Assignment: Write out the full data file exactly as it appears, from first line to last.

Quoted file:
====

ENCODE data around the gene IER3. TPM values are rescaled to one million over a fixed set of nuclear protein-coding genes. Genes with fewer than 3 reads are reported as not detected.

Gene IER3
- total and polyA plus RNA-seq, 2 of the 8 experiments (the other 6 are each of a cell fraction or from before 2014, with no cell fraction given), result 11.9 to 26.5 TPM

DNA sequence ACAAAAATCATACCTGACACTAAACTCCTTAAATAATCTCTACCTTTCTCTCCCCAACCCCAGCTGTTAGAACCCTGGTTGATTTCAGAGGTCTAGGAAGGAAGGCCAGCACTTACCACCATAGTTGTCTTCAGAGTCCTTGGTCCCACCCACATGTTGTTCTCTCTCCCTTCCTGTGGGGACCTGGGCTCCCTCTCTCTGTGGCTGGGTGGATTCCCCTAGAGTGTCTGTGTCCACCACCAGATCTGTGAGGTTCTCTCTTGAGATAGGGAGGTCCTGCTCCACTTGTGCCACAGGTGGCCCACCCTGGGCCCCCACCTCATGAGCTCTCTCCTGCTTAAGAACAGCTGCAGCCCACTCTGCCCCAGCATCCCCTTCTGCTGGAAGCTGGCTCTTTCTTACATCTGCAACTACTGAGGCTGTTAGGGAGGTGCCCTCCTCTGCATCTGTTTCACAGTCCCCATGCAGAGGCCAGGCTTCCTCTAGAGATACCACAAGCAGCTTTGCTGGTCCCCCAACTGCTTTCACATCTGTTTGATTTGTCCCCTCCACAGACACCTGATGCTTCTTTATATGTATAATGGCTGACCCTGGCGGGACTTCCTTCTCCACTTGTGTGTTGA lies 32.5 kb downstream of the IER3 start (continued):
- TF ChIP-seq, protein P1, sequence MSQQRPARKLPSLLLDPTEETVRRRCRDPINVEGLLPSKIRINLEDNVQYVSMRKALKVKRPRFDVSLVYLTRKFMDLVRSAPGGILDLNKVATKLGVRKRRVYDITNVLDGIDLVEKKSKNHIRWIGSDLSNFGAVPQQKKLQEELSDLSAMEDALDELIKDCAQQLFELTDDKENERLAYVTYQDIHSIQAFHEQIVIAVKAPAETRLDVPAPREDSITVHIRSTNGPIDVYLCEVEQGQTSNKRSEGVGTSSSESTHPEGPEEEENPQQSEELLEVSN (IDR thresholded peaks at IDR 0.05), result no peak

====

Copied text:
ENCODE data around the gene IER3. TPM values are rescaled to one million over a fixed set of nuclear protein-coding genes. Genes with fewer than 3 reads are reported as not detected.

Gene IER3
- total and polyA plus RNA-seq, 2 of the 8 experiments (the other 6 are each of a cell fraction or from before 2014, with no cell fraction given), result 11.9 to 26.5 TPM

DNA sequence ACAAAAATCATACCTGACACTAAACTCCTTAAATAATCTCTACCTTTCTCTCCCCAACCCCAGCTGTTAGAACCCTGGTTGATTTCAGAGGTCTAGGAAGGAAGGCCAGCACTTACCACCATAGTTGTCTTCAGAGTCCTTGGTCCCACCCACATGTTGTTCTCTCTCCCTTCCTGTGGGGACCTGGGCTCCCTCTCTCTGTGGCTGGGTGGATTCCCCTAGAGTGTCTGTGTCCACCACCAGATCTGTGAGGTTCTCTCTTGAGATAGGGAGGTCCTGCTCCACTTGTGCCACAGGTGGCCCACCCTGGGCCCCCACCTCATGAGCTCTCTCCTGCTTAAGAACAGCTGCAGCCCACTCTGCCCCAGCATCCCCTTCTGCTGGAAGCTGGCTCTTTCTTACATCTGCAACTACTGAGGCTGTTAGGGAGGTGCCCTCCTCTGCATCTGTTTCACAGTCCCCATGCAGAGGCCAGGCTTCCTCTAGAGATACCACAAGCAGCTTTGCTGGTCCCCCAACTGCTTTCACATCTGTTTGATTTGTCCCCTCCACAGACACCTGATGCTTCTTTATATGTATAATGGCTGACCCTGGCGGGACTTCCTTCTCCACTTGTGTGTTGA lies 32.5 kb downstream of the IER3 start (continued):
- TF ChIP-seq, protein P1, sequence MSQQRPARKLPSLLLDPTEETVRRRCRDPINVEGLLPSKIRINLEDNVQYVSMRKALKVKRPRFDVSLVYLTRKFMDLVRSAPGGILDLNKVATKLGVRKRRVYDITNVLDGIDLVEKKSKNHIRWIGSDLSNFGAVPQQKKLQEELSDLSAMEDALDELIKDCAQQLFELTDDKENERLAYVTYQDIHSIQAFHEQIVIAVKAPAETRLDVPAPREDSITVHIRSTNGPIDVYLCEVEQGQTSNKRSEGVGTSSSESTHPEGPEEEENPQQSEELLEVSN (IDR thresholded peaks at IDR 0.05), result no peak